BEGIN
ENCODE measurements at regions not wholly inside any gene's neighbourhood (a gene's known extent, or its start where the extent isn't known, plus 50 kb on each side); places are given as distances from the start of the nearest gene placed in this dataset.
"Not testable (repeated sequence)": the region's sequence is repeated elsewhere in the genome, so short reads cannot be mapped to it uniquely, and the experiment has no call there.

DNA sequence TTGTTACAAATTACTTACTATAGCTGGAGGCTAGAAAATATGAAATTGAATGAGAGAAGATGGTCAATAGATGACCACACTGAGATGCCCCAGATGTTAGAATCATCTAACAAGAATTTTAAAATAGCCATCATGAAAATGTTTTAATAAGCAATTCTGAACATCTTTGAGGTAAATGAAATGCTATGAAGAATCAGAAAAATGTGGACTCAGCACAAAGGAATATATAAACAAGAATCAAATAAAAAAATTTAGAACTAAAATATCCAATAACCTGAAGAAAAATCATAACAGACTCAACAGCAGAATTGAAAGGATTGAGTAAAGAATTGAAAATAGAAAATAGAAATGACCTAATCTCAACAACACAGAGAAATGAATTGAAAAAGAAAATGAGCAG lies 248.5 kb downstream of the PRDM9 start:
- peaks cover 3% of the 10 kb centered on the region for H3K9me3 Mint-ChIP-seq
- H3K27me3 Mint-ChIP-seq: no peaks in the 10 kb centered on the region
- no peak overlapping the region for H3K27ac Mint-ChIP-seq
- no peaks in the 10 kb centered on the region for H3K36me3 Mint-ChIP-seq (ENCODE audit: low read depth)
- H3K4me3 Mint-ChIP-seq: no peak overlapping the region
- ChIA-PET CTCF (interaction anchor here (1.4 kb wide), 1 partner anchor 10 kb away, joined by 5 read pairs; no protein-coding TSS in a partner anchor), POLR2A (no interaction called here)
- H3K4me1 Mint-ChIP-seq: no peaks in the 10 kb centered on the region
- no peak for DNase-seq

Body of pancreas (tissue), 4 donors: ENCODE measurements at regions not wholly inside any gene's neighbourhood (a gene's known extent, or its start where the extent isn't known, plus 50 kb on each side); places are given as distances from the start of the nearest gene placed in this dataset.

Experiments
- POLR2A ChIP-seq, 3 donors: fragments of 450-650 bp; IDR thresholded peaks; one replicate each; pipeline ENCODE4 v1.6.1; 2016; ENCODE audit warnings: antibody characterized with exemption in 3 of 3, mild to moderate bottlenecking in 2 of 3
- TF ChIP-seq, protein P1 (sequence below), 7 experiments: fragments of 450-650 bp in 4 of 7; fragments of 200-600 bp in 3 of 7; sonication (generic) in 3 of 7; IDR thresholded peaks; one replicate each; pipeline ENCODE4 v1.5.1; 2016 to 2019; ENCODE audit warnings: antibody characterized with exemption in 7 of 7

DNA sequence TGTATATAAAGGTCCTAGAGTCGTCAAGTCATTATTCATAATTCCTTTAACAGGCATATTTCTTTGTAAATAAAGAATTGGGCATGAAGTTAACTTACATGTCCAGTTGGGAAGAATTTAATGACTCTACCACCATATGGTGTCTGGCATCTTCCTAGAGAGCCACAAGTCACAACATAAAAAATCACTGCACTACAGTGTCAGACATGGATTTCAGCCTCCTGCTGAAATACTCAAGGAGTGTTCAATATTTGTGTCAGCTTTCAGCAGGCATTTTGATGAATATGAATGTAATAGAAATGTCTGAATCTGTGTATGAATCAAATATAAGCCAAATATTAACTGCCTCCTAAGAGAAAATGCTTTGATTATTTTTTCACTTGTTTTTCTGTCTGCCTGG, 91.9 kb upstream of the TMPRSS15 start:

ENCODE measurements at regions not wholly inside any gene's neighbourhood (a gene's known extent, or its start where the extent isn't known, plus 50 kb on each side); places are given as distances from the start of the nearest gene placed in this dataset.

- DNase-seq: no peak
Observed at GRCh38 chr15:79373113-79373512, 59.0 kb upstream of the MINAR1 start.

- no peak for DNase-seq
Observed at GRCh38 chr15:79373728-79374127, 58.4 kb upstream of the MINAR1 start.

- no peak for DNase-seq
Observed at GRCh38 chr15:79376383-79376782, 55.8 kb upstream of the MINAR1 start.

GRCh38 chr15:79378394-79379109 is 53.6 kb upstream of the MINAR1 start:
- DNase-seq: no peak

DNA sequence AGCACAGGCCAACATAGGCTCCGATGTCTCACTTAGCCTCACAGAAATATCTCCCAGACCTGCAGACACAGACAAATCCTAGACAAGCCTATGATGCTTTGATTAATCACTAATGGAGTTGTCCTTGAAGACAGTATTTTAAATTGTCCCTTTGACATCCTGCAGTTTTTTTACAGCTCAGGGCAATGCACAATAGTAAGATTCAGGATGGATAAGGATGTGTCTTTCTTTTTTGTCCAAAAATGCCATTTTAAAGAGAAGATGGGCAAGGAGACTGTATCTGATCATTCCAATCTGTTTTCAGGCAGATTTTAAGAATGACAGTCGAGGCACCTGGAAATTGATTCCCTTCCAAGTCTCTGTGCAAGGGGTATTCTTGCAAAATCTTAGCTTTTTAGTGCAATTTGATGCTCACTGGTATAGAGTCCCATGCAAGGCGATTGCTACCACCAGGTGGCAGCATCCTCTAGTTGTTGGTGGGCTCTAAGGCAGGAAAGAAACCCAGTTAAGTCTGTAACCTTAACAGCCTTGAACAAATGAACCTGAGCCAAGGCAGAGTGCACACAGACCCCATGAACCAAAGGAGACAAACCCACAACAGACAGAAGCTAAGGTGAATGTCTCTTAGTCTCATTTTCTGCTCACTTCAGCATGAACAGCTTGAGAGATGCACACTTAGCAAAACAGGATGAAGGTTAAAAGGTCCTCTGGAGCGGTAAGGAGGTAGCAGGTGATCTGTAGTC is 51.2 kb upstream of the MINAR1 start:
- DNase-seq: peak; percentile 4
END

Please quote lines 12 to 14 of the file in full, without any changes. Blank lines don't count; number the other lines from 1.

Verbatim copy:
Body of pancreas (tissue), 4 donors: ENCODE measurements at regions not wholly inside any gene's neighbourhood (a gene's known extent, or its start where the extent isn't known, plus 50 kb on each side); places are given as distances from the start of the nearest gene placed in this dataset.

Experiments
- POLR2A ChIP-seq, 3 donors: fragments of 450-650 bp; IDR thresholded peaks; one replicate each; pipeline ENCODE4 v1.6.1; 2016; ENCODE audit warnings: antibody characterized with exemption in 3 of 3, mild to moderate bottlenecking in 2 of 3